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 Detroit River

Todd Davidson 

Great Lakes Fleet Page Vessel Feature -- Elton Hoyt 2nd

By Jody L. Aho



The Elton Hoyt 2nd was one of a trio of vessels built on saltwater in 1952 due to a back-up of orders at Great Lakes shipyards. The Hoyt, built for the Interlake Steamship Company, and the Bethlehem Steel Corporation vessels Johnstown and Sparrows Point were all built to similar plans. Since the vessels were to be brought to the Lakes via the Mississippi and Illinois Rivers, their size was limited. The Hoyt measured 626 feet 6 inches long, 70 feet wide, and 37 feet deep, which gave her a capacity of approximately 20,000 tons. The Hoyt is powered by a 7,700 shp Bethlehem Steel Co. cross compound steam turbine and two oil fired Foster-Wheeler water tube boilers.

To clear lower bridges, the Hoyt's cabins and pilothouse were cut apart and carried on deck for the tow through the rivers, and the vessel was finally assembled in Chicago. The Hoyt entered service on August 15, 1952, and fell into the trade pattern of other Interlake vessels--hauling iron ore mainly from the docks in Duluth or Superior to a variety of lower Lakes ports. As the 1950s progressed, the Hoyt saw a few changes. First, the mining town of Hoyt Lakes, Minnesota (63 miles north of Duluth) was opened in 1955, also named after the vessel's namesake A large taconite pellet facility was opened in this area, and the town of Hoyt Lakes was built for the workers at the new plant. A rail line was constructed to a new loading facility in Taconite Harbor, Minnesota, on the shore of Lake Superior just southwest of the small town of Schroeder on US-61, and the facility began loading the new taconite pellets in 1957. The Elton Hoyt 2nd would become one of the regular visitors to this new facility. Also, the Elton Hoyt 2nd was lengthened 72 feet in 1957, making her overall length 698 feet 6 inches, and giving her an additional 3,000 tons in capacity. For the next 23 years, the Hoyt's career was fairly routine with little out of the ordinary.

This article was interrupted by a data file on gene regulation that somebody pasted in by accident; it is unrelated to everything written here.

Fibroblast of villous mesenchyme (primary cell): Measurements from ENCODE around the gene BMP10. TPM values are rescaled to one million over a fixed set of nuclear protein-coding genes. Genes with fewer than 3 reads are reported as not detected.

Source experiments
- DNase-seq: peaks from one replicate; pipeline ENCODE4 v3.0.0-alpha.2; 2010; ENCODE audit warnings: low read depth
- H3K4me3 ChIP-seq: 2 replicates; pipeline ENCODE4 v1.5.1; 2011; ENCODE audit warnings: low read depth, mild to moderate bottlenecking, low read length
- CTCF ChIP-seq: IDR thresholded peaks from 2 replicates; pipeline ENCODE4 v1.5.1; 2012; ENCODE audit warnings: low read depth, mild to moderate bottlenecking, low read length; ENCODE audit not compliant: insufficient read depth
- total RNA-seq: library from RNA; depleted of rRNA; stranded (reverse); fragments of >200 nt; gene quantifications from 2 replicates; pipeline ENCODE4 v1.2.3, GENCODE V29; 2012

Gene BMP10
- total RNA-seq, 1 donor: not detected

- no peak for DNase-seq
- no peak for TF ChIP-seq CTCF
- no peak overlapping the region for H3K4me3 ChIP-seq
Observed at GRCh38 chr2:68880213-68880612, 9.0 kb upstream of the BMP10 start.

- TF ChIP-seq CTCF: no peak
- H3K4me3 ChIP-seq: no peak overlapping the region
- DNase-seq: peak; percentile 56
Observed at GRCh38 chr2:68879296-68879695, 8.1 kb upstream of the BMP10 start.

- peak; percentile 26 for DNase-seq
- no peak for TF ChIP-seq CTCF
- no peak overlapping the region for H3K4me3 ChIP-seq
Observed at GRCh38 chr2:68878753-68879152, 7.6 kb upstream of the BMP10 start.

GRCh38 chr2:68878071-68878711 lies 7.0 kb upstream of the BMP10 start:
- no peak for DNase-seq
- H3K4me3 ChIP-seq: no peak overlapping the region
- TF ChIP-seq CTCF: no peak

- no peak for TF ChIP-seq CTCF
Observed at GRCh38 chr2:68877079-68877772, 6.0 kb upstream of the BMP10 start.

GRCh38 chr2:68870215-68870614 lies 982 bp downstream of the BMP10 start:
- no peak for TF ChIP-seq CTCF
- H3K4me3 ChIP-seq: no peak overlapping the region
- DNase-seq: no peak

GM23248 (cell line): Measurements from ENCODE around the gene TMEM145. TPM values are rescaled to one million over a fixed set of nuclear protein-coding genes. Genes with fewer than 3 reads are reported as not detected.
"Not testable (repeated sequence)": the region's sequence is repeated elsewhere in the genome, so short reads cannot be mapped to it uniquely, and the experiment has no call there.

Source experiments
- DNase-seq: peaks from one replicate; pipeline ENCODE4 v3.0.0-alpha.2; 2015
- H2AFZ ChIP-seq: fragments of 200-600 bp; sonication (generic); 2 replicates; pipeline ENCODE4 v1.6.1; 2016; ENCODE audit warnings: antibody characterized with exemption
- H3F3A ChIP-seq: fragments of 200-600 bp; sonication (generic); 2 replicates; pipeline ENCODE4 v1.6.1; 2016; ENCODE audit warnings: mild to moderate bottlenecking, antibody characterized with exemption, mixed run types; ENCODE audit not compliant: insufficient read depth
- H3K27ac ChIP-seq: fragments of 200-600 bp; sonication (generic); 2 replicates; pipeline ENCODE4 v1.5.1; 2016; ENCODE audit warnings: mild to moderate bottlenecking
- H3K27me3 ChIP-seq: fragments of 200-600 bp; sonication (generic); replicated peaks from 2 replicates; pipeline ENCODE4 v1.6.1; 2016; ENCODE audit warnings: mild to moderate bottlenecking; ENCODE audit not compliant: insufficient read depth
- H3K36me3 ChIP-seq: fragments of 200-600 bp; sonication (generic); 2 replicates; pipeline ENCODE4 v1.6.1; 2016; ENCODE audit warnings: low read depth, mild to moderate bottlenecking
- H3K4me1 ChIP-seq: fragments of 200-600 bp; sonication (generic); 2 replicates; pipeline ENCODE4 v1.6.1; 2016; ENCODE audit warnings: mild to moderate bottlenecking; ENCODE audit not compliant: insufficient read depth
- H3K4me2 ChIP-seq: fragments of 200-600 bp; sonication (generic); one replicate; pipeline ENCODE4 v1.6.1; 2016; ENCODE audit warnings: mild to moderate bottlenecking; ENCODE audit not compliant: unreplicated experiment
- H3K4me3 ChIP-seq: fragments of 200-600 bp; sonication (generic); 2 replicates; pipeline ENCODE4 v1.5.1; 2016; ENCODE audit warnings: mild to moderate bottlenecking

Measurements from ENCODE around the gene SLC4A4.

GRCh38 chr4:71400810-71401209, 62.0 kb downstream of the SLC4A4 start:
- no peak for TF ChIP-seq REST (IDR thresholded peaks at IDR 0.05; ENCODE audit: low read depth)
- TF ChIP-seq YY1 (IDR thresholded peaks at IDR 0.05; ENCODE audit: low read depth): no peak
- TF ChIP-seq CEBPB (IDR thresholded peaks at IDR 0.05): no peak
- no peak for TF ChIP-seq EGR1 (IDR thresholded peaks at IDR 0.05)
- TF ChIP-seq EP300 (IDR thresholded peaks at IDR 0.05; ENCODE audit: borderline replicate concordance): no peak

By 1980, as was the case with other straight-deck bulk freighters her age, the time spent unloading made the vessel less competitive. While the Hoyt was slightly smaller than other vessels her age even after lengthening, she would still spend upwards of 12 hours unloading. The vessel was converted to a self-unloader at American Ship Building Company in Toledo, which certainly added many years to her career. By 1985, the Johnstown, the Hoyt's sister ship in the Bethlehem fleet which had not been converted to a self-unloader, was sold for scrap. The other member of the trio, the Sparrows Point, was converted in 1980 and continues to sail as the Buckeye for the Oglebay Norton Company.

Throughout the 1980s, the Hoyt saw varying degrees of activity. Some years the Hoyt did not run, other years the vessel sailed a partial season. Into the 1990s the vessel was used steadily, but she was usually the last in her fleet to fit out in the spring and the first to lay up for the winter. With the Hoyt's smaller size, she can visit some of the smaller ports inaccessible by some of Interlake's larger vessels.  In the late 90's the Hoyt was certified to carry grain and made several trips from the Twin Ports to Buffalo. These were in addition to her normal cargoes of taconite.

At the end of the 2000-2001 shipping season the Elton Hoyt 2nd entered lay-up at Superior, Wi. This would begin a multi-year lay-up as the demand for steel weakened and left the Hoyt 2nd as excess capacity.  In November, 2001 it was moved by tugs along side fleet mate John Sherwin, also in long term lay-up.

 

Overall dimensions
Length 689'06"
Beam 70'00"
Depth 37'00"
Capacity (tons) 22,300


Loading in Duluth. Al Miller

Buffalo. Jeff Thoreson

Rouge River tow. Bill Hoey

Marquette silhouette.
   


Launch. Luke Collection

Aerial view. Don Coles
 
In lay-up Dec. 2001.
Franz VonRiedel

Lay-up 2001. Andrew Tubesing

Detroit River, 2000. Bill Hoey

Escanaba. Rod Burdick

Working in ice Jan, 2001. Don Coles

Lake St. Clair. John Meyland

Detroit River.  Mike Nicholls

Rouge River. John Belliveau

Earie, Pa. 1995. Jeff Thoreson

Passing Kinsman Independent.. May 1998. John Belliveau

Grain run to Buffalo.
Brian Wroblewski

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